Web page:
VALPARAISO | The final financial contribution was secured Wednesday that will allow the city to proceed with a feasibility study for construction of an arena.
The arena would be used in conjunction with a small convention center and as a venue for Valparaiso University athletic events.
The city's Redevelopment Commission approved a request by Mayor Jon Costas to contribute $10,000 toward the $65,000 cost of the study to be done by Hunden Strategic Partners. The study is expected to take 60 to 90 days to complete.
The remaining funding is coming from $10,000 from the city's economic development income tax revenue; $5,000 from the Valparaiso Economic Development Corp.; $10,000 from the Porter County Convention, Recreation and Visitors Commission; and $30,000 from private donations made by individuals associated with the university.
"We wanted the private sector to help in funding the feasibility study," Costas said. "I don't know who contributed, but I'm told the checks are on the way."
The study will be coordinated by the city Economic Development Director Matt Murphy, who said he was solidifying the funding sources so the study could begin as soon as possible.
"We knew it was a great idea, but the question was whether we could get the money for the study," Murphy said.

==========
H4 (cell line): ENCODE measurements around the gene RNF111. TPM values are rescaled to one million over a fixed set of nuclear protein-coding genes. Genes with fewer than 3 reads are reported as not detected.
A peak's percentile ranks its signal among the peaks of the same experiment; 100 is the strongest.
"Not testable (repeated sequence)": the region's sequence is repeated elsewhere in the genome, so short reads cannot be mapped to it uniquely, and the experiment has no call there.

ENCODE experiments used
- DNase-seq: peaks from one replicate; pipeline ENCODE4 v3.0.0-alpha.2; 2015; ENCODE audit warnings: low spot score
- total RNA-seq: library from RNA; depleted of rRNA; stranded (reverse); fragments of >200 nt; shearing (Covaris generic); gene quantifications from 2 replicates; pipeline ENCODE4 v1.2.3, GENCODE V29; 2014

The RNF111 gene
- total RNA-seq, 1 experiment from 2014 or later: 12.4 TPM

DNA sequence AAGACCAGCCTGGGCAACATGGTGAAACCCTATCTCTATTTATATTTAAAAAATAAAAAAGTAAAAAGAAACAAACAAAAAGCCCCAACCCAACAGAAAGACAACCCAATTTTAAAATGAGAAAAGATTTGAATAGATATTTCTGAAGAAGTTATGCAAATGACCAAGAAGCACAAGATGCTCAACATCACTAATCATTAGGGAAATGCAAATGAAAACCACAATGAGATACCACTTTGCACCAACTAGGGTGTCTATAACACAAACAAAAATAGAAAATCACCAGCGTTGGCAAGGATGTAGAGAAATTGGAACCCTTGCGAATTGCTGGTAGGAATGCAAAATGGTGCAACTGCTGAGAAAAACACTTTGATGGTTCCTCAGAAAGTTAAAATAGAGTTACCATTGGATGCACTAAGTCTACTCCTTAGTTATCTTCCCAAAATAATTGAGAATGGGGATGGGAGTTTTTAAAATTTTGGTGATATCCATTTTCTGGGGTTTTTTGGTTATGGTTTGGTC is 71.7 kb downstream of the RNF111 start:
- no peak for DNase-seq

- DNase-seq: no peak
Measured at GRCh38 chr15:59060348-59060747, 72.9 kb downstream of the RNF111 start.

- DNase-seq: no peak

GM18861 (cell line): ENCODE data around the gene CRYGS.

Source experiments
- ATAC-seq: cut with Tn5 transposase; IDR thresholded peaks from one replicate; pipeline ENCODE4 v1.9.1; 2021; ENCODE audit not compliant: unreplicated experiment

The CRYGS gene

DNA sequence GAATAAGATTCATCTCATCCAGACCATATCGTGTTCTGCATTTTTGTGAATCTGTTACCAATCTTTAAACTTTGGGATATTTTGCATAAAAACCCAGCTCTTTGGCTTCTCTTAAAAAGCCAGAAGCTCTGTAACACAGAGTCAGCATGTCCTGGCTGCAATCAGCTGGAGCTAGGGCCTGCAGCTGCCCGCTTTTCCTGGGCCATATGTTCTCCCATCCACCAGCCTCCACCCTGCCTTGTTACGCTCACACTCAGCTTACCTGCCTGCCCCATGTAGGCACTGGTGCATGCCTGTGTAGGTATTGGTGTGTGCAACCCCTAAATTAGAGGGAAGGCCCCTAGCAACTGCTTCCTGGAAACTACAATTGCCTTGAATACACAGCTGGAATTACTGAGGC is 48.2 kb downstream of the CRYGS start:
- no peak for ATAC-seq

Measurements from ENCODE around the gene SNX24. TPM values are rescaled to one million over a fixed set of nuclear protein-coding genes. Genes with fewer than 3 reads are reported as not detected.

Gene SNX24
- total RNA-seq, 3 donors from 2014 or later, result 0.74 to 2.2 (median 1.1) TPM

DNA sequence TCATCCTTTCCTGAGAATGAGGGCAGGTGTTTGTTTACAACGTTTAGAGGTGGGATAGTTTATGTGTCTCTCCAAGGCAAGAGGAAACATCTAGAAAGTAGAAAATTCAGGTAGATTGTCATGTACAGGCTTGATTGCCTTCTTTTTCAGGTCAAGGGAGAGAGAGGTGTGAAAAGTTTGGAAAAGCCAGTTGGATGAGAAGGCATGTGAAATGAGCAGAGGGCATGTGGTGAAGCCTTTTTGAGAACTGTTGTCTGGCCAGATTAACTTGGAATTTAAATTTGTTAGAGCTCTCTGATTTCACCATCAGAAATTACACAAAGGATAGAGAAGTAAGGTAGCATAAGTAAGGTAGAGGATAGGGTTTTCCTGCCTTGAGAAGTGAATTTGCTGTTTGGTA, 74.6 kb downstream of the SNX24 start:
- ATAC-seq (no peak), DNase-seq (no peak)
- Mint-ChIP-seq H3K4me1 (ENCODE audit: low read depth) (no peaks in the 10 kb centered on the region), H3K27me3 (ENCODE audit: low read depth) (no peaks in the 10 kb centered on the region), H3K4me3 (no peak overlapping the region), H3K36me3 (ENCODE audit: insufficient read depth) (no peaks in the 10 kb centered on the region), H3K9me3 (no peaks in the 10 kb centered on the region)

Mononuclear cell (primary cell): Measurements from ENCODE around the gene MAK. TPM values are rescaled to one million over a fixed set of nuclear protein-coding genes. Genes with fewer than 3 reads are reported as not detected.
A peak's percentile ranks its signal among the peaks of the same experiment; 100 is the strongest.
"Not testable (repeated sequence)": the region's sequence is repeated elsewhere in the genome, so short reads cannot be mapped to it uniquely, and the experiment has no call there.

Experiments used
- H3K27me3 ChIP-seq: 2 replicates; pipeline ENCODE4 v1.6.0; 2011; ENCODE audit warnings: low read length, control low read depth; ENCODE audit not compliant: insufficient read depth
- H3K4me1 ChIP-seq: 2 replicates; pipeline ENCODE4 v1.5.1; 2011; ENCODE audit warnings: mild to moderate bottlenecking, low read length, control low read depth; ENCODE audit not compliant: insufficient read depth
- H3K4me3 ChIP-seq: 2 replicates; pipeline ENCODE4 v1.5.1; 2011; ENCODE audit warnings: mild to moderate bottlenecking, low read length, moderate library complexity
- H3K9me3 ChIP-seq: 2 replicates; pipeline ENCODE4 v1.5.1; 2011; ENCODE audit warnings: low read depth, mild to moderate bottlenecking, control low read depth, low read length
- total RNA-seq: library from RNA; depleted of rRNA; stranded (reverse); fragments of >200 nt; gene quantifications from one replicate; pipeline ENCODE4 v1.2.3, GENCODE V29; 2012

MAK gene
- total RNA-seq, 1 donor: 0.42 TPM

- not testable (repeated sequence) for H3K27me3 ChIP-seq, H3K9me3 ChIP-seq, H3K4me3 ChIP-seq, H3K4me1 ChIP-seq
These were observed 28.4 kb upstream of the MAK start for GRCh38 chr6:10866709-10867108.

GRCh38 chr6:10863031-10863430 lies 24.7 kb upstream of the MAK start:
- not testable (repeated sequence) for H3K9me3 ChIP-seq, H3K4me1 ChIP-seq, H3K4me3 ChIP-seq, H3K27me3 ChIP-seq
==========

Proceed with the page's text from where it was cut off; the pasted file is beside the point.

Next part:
Stuart Summers, executive director for the commission, said the arena, which would be operated as a partnership between the city and the university, could become a substantial economic generator for visitor and convention activity and substantially benefit the city's tax increment financing districts, which provide most of the commission's funding.
Hunden, which has offices in Chicago and Beverly Shores, will be working with Economic Research Associates, of Los Angeles, which has experience in economic development and planning, real estate and land use, recreation, tourism and leisure time, and transportation systems. Hunden's experience includes consulting work on several professional and amateur sports facilities, and convention and conference centers.
The study will look at the potential market for the arena, what the seating capacity should be, what other components it should have, the best location for it and what its revenue and expenses will be during the first 10 years of operation.
Options the city also is expected to pursue through Hunden are the cost of building the facility, and the benefits to the community from the events that would be held at the arena and the people who would be employed.
How the arena construction would be funded is something that would be examined if the project is deemed feasible, but City Administrator William Hanna said the city hopes the project would generate significant private interest to develop it.